Miami, FL

Advocates warn a highway extension to alleviate traffic in Kendall could pose a threat to the Everglades

Adriana Jimenez

(MIAMI) A major highway may soon extend across the Everglades National Park after the Florida Cabinet, and Gov. Ron DeSantis lifted a rule protecting the national park. 

Earlier this month, legislators rejected a recommended judge order that said a proposed highway extension of the 836/Dolphin Expressway violated Miami-Dade County's development rules to protect water supply, agriculture lands, and wetlands. The highway extension would add about 14 miles to State Road 836 in a project that aims to ease traffic jams in western suburbs. While the decision doesn't technically mean the project is approved, lifting the restriction clears the way for the county to seek further environmental permits from state agencies. 

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General views of the Everglades National ParkGetty Images

But, environmental groups warn the massive transportation project would do more harm than good. "The proposed tollway violates the county's own adopted policies against building new highways outside of its urban boundary and through the Everglades and farms," says Attorney Richard Grosso with the non-profit Tropical Audubon Society, which vowed to appeal the decision. Advocates argue the construction poses a threat to the county's water supply, and drivers would save just a few minutes on their daily commutes from West Kendall to the downtown area. Opponents also say the proposed road would displace between 300 and 400 acres of farmland in the area,  shrinking agricultural land supply.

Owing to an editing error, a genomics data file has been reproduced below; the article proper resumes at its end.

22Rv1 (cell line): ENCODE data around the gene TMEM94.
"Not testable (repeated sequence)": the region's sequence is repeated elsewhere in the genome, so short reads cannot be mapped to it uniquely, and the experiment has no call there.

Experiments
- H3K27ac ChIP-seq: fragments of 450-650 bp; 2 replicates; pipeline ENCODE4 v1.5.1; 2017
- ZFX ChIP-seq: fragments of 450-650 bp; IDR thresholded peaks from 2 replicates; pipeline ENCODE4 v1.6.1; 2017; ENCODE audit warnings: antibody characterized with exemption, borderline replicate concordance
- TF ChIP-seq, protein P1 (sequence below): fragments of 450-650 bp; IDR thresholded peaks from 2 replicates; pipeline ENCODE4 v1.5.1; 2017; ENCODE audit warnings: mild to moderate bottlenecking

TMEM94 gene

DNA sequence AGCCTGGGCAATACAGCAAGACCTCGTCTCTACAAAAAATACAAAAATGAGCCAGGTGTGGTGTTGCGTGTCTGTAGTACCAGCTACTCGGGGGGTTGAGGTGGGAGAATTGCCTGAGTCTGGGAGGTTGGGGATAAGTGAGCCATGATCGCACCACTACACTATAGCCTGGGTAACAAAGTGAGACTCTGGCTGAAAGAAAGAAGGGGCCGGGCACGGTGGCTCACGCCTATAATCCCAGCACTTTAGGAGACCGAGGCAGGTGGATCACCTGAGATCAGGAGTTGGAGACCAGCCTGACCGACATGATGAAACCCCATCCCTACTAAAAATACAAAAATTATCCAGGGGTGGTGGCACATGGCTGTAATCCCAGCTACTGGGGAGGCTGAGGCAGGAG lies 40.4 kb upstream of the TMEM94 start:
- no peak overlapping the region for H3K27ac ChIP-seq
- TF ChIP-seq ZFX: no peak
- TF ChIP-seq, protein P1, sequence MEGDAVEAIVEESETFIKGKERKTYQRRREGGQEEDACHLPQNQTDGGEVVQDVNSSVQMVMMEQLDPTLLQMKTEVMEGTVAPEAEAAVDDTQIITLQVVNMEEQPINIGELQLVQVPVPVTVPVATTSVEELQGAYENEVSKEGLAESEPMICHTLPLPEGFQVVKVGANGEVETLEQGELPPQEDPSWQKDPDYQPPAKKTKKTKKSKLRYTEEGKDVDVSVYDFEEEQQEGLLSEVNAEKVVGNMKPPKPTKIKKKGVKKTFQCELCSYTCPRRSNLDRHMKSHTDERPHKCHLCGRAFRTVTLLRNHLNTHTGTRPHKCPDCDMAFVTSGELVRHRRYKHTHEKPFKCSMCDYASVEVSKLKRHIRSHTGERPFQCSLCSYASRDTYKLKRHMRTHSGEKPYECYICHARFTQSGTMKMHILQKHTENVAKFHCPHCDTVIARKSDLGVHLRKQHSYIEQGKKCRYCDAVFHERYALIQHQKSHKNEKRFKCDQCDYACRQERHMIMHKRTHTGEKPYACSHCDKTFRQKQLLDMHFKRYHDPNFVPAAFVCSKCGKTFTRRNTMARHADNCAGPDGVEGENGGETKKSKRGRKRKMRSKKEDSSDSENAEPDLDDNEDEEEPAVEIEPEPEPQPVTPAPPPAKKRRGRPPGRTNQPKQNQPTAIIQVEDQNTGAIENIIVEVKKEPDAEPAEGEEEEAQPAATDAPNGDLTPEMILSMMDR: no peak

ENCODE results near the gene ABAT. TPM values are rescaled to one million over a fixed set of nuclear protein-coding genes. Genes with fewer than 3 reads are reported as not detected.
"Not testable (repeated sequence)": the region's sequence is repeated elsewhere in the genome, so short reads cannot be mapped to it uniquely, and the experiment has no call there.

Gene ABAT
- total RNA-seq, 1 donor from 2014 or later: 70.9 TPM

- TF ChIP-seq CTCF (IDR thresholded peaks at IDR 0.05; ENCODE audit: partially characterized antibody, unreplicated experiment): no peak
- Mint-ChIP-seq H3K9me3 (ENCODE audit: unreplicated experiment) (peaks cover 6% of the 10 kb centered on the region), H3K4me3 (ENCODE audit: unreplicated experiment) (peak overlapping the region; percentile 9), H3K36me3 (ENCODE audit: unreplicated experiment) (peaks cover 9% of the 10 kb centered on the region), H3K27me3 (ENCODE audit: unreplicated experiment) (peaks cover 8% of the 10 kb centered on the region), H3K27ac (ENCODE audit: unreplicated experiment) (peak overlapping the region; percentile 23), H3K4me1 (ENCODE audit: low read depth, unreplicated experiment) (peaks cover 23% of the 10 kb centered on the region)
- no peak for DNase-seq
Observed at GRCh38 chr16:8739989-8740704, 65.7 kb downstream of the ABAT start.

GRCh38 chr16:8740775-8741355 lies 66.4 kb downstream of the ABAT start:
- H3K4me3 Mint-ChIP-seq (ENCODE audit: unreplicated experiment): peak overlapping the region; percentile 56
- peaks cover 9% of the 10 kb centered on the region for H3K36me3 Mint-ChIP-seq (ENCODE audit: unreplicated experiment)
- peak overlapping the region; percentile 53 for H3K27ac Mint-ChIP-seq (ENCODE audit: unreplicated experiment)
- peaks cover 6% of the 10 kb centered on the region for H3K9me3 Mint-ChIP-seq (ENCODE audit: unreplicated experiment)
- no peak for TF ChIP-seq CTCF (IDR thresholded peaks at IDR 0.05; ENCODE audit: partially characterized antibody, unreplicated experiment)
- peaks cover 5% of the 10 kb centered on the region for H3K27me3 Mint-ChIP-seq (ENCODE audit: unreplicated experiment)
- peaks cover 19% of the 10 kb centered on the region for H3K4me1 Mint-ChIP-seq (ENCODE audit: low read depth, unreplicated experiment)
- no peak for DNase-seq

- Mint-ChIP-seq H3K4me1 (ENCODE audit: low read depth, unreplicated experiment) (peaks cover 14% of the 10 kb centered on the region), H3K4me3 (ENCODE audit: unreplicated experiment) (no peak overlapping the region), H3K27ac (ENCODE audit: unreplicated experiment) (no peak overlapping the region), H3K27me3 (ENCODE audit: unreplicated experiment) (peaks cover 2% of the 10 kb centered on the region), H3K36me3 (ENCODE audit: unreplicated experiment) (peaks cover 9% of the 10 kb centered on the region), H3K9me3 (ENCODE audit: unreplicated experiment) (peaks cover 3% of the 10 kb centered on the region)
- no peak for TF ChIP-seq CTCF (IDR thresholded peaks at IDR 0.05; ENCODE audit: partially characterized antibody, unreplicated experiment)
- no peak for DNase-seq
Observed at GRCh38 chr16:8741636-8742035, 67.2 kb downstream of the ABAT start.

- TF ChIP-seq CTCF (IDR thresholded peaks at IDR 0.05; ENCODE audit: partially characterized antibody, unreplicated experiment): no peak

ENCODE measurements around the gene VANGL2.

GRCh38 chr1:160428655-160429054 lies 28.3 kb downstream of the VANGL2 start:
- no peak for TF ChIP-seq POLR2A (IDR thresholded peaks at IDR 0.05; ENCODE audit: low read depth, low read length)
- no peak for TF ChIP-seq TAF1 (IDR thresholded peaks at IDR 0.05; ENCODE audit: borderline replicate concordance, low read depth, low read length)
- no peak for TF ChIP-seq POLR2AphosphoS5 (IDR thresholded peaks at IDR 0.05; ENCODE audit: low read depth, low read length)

The highway extension was proposed in 2018 and championed by Miami Republican Congressman Carlos Gimenez, when he was Miami-Dade mayor. Assistant County Attorney Dennis Kerbel said the road wouldn't impact Everglades restoration efforts during an interview with FOX 13 "It's not in the Everglades. This is miles away from Everglades National Park. It does run through wetlands that have been identified as part of the Comprehensive Everglades Restoration Plan."

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An alligator swims through the shallow water of the Everglades National ParkGetty Images

Meanwhile, DeSantis stressed that it was "premature" to assume that the project will be approved as the South Florida Water Management District will make a final decision after a permitting process takes place. 

Commissioner of Agriculture Nikki Fried was the only Cabinet member who voted to uphold the judge's decision to protect the Everglades. Chief Financial Officer Jimmy Patron and Attorney General Ashley Moody voted with the governor.

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